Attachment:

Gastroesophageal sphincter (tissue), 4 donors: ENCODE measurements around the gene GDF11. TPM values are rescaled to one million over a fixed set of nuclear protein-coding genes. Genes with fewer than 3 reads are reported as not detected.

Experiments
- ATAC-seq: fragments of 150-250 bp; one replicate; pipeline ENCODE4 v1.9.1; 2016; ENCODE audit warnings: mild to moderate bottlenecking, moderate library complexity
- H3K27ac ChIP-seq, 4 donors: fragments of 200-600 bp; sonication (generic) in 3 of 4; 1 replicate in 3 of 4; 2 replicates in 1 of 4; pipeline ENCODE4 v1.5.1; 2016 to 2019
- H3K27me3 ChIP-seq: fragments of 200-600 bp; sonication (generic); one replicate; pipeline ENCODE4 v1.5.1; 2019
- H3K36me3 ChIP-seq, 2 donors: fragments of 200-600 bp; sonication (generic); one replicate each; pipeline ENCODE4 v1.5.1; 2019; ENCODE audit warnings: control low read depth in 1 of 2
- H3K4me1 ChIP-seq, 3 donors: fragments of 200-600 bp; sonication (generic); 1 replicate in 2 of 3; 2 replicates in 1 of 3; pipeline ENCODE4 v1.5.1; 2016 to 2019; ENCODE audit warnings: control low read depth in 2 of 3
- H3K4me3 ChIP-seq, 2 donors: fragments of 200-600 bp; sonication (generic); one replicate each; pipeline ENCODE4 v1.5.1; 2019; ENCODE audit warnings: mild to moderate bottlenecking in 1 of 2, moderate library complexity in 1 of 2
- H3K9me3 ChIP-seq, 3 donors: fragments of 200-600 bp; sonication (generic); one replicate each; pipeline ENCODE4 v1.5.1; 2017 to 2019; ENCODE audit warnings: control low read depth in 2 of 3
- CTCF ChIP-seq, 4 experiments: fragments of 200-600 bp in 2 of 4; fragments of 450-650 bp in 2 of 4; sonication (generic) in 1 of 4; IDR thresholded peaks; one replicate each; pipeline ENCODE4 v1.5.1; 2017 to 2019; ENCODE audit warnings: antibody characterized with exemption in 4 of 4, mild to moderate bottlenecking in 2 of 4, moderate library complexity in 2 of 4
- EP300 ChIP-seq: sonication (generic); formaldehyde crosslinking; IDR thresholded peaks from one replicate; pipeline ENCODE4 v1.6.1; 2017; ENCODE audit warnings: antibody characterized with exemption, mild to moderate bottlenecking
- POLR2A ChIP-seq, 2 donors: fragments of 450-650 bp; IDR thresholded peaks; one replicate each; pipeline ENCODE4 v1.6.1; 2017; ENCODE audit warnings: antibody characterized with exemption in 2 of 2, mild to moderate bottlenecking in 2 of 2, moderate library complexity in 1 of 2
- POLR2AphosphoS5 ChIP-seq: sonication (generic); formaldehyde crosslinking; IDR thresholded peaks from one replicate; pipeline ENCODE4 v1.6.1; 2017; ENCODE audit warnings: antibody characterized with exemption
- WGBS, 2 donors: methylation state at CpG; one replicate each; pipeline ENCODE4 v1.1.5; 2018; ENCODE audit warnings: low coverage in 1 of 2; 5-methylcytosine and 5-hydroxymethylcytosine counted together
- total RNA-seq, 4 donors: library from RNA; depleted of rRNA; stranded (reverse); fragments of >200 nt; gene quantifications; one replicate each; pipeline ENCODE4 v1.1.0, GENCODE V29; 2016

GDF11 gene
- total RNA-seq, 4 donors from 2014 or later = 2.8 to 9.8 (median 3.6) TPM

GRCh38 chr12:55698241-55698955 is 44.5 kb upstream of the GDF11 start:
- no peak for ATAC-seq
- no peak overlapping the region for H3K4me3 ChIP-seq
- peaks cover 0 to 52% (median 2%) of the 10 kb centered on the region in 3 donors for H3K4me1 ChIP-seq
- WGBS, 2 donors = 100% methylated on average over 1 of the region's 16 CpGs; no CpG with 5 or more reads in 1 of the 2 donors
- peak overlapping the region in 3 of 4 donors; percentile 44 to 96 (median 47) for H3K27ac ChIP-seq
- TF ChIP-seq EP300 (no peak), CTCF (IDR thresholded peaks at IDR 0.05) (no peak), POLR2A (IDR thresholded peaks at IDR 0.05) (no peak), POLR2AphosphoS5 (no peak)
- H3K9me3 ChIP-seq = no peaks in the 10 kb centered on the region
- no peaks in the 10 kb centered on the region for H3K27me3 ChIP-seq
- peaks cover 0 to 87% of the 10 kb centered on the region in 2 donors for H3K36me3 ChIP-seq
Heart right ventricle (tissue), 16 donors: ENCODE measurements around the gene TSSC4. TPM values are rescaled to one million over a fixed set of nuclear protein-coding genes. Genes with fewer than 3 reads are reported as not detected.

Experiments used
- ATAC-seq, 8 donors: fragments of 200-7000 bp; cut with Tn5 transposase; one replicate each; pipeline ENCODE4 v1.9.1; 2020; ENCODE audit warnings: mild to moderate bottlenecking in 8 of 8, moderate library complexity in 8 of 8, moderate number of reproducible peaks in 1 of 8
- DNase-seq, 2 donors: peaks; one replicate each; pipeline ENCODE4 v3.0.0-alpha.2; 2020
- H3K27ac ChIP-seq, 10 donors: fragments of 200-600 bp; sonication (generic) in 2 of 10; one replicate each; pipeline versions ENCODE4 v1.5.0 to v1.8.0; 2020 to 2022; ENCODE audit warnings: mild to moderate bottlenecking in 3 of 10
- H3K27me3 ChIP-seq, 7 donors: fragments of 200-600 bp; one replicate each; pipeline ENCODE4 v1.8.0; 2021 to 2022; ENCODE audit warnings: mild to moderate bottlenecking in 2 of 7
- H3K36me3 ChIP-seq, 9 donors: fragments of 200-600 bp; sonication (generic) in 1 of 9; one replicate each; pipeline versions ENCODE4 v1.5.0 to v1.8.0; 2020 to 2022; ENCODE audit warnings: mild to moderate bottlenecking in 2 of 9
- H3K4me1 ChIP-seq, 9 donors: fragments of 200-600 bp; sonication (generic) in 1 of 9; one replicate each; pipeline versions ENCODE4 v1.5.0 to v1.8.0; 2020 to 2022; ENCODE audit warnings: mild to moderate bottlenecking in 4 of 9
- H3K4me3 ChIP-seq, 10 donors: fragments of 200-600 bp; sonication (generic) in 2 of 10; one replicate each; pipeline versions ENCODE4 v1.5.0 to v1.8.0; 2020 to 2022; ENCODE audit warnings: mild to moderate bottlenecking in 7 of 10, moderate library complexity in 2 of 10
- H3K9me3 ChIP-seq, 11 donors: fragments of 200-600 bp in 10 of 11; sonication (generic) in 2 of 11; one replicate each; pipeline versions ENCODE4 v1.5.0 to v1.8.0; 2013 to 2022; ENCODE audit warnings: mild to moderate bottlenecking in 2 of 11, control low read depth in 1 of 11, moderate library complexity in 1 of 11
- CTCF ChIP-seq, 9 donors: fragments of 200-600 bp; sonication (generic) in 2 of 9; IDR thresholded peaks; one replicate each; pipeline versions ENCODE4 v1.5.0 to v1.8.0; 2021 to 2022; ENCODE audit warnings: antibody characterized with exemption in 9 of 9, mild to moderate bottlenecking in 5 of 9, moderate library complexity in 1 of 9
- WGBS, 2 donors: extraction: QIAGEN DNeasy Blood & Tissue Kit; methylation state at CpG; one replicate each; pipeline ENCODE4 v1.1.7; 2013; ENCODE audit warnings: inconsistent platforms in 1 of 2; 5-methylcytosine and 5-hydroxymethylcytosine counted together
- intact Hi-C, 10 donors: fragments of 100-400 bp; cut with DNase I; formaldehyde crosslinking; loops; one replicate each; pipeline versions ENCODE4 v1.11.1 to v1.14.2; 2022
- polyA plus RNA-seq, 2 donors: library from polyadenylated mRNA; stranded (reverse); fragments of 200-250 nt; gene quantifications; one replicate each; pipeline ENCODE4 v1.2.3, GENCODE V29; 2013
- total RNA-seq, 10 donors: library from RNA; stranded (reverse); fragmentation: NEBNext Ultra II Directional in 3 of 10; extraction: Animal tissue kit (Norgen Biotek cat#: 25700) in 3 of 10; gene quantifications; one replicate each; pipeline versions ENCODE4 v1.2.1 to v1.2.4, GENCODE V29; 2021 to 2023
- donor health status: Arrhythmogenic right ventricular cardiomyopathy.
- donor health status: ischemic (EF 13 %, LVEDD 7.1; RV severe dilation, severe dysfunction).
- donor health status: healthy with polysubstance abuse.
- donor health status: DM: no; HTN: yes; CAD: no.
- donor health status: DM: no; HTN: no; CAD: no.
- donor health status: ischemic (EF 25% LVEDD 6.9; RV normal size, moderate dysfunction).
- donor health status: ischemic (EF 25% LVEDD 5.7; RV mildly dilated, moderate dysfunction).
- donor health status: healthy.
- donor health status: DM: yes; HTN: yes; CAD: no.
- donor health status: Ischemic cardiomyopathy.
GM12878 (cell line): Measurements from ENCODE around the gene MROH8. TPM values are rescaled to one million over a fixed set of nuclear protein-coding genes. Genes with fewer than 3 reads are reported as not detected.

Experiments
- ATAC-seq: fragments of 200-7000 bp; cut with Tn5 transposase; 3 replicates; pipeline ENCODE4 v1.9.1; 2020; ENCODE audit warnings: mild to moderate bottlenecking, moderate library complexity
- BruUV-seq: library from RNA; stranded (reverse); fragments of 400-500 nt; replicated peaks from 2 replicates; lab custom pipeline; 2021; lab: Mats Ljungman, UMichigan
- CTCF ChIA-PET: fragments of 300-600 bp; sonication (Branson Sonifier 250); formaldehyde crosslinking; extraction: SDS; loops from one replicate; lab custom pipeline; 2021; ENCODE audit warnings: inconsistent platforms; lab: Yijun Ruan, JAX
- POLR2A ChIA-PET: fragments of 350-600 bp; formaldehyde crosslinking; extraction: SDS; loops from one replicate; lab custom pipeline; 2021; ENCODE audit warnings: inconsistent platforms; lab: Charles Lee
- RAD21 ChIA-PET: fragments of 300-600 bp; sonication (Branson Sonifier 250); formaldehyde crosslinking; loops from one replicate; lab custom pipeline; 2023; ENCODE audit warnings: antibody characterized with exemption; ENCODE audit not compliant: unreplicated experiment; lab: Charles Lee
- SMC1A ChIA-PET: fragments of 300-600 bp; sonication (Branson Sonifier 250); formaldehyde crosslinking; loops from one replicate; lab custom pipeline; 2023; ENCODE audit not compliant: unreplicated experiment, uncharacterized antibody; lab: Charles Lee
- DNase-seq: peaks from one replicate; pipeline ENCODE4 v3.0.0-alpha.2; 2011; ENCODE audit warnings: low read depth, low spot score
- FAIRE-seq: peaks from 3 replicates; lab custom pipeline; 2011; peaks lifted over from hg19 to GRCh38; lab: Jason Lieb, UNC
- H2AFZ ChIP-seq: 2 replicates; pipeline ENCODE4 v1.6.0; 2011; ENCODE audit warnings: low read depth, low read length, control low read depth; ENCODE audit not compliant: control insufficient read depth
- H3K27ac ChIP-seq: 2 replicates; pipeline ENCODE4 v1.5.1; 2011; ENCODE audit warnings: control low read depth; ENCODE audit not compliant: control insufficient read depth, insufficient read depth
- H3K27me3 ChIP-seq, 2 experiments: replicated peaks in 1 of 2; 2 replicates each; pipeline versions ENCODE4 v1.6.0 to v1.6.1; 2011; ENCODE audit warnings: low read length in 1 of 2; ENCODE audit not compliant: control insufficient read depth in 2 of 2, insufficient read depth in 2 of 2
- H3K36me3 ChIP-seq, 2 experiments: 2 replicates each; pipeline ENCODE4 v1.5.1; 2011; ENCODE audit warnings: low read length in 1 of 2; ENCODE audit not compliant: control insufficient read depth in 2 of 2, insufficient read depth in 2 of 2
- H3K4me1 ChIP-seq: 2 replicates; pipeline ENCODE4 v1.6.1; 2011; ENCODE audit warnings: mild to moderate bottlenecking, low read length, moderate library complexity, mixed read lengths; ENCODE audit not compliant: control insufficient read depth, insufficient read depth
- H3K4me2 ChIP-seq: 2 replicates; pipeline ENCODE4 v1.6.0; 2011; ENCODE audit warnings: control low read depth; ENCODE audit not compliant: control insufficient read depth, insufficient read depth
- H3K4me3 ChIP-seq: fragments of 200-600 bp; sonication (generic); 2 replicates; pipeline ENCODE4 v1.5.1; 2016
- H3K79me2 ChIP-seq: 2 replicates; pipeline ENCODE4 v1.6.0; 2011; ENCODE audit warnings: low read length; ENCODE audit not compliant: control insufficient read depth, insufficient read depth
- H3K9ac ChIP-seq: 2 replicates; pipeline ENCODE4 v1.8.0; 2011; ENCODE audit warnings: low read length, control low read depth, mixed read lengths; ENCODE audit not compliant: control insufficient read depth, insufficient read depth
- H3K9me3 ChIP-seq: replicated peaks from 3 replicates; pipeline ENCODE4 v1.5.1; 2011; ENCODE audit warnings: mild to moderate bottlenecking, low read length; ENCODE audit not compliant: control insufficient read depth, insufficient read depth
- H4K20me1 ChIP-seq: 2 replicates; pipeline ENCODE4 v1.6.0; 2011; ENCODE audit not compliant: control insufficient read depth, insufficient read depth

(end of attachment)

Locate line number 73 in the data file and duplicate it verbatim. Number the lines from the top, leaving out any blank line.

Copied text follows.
- H4K20me1 ChIP-seq: 2 replicates; pipeline ENCODE4 v1.6.0; 2011; ENCODE audit not compliant: control insufficient read depth, insufficient read depth